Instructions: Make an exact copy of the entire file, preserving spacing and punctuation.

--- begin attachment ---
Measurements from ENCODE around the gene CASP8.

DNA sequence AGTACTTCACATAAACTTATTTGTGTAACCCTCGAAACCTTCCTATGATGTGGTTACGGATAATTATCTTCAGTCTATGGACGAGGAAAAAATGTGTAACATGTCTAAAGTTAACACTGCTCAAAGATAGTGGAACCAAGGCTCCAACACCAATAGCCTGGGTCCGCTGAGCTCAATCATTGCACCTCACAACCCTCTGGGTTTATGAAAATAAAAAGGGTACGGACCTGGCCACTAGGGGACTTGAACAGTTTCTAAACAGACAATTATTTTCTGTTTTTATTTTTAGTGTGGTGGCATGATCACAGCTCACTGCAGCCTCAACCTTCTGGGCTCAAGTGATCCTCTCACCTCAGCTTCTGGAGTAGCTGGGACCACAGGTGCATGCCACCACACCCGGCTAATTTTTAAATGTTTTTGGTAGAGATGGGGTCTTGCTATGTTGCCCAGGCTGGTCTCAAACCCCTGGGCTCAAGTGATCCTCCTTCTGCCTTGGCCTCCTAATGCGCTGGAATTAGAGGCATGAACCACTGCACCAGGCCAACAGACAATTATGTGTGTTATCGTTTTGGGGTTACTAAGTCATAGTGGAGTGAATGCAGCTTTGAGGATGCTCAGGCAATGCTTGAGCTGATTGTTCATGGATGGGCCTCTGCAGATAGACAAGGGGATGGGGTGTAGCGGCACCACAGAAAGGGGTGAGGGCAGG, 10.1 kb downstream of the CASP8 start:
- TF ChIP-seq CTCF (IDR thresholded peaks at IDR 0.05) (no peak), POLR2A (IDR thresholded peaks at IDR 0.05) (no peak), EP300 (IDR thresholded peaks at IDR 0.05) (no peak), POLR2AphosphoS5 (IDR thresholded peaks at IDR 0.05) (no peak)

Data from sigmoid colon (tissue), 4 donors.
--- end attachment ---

Measurements from ENCODE around the gene CASP8.

DNA sequence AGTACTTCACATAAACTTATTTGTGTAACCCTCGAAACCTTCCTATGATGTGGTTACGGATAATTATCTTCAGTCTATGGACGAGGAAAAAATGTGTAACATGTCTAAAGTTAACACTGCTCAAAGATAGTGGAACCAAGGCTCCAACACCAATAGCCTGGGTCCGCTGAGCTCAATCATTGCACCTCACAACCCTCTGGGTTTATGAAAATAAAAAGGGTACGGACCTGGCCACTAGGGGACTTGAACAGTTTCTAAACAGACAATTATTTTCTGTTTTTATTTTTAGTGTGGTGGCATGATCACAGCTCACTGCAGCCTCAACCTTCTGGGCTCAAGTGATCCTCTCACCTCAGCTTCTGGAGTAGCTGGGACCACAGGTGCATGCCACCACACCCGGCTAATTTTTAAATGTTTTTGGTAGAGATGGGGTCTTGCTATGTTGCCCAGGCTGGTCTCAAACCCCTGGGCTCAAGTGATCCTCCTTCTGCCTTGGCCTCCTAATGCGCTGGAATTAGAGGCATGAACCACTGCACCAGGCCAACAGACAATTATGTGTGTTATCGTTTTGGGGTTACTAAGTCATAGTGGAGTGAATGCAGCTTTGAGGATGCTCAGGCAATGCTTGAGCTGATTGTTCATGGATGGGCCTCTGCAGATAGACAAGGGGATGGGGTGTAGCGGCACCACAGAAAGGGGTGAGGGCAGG, 10.1 kb downstream of the CASP8 start:
- TF ChIP-seq CTCF (IDR thresholded peaks at IDR 0.05) (no peak), POLR2A (IDR thresholded peaks at IDR 0.05) (no peak), EP300 (IDR thresholded peaks at IDR 0.05) (no peak), POLR2AphosphoS5 (IDR thresholded peaks at IDR 0.05) (no peak)

Data from sigmoid colon (tissue), 4 donors.